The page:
The future seems more volatile than ever in our mid-COVID world. Since the pandemic hit the UK, where I live, constant changes in governmental messaging have made it difficult to plan ahead. Should we organise that family gathering during the holidays or not? Can we continue to transition back to in-person teaching? Will I still have a job in six months’ time? Now, after more than two years of uncertainty, of constantly rearranging plans, trying to maintain hope and optimism for the future has, at least for me, been difficult.
Amidst such pessimism, a much-needed positive outlook is precisely what the FUTURES exhibition at Washington DC’s Smithsonian’s Arts and Industries Building (AIB) promises. Organised to celebrate the Smithsonian Institution’s 175th anniversary, and co-curated by a team of four – Monica Montgomery (former programmes and social justice curator), Ashley Molese (curator), Glenn Adamson (consulting curator), and Brad MacDonald (AIB director of creative media) – FUTURES showcases “more than 150 awe-inspiring objects, ideas, prototypes and installations that fuse art, technology, design and history to help visitors imagine many possible futures on the horizon”.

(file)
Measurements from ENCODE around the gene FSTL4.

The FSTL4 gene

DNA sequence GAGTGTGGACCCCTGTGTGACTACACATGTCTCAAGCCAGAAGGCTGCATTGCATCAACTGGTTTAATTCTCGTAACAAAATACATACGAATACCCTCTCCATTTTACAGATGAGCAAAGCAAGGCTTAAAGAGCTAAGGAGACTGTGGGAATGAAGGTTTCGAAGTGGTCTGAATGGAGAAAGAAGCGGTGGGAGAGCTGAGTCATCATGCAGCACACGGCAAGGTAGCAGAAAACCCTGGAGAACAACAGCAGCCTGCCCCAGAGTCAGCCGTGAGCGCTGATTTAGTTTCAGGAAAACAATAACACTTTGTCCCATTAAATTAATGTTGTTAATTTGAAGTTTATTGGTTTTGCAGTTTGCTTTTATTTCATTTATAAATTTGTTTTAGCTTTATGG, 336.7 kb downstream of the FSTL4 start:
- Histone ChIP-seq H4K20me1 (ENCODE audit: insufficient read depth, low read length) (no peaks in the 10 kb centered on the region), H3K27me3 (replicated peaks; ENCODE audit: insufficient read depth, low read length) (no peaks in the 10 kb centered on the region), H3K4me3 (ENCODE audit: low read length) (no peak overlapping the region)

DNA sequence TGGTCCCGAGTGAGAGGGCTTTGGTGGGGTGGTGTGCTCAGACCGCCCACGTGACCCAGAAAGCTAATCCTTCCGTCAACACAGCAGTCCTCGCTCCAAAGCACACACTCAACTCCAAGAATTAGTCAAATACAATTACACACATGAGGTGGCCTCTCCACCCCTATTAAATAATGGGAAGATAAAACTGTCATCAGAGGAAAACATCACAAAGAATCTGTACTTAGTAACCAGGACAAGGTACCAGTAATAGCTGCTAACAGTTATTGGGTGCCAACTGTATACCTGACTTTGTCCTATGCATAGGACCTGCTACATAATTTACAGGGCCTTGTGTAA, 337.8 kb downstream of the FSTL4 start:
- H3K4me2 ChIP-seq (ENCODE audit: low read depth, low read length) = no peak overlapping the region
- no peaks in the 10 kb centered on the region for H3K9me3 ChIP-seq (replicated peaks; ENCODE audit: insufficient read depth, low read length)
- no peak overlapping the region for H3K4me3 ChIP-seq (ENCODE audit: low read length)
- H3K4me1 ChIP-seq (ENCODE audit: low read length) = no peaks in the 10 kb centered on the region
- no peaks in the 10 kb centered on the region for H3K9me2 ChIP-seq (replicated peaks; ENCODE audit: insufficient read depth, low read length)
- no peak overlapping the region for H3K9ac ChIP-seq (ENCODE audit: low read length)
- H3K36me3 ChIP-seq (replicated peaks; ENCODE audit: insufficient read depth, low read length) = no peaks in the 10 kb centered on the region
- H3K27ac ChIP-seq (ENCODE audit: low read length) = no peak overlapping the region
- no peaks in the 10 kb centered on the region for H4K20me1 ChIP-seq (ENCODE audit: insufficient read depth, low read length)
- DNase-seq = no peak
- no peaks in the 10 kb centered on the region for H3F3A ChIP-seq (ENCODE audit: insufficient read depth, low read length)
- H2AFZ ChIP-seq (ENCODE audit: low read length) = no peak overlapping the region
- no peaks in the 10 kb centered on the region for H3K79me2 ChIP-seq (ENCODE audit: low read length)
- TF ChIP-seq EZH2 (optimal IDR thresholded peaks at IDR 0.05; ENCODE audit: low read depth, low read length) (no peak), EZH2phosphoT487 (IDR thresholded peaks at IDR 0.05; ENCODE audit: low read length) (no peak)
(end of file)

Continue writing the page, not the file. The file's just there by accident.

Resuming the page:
At the other end of the room, a monument-like structure covered entirely in rhinestones glimmers, commanding attention. Titled The Grove, this sculptural piece was created by Devan Shimoyama in response to the displacement of communities in the US as a result of gentrification. The work itself comprises four “DIY” utility poles, each decorated with silk flowers and connected by criss-crossing wires. Dangling from these wires are several pairs of shimmering shoes. “Thinking about the phrase ‘Futures that Unite’ and thinking about this exhibition as a whole, which is largely technologically rooted, I thought how fitting would it be to integrate something that’s very much the antithesis of tech,” says Shimoyama. “The materials used in the work are those that I associate with DIY craft traditions, of spontaneous memorial, and the ways in which communities of colour, or low-income communities – or any communities really – come together to celebrate life and mourn the loss of something. So I really wanted to pay homage to those communities.”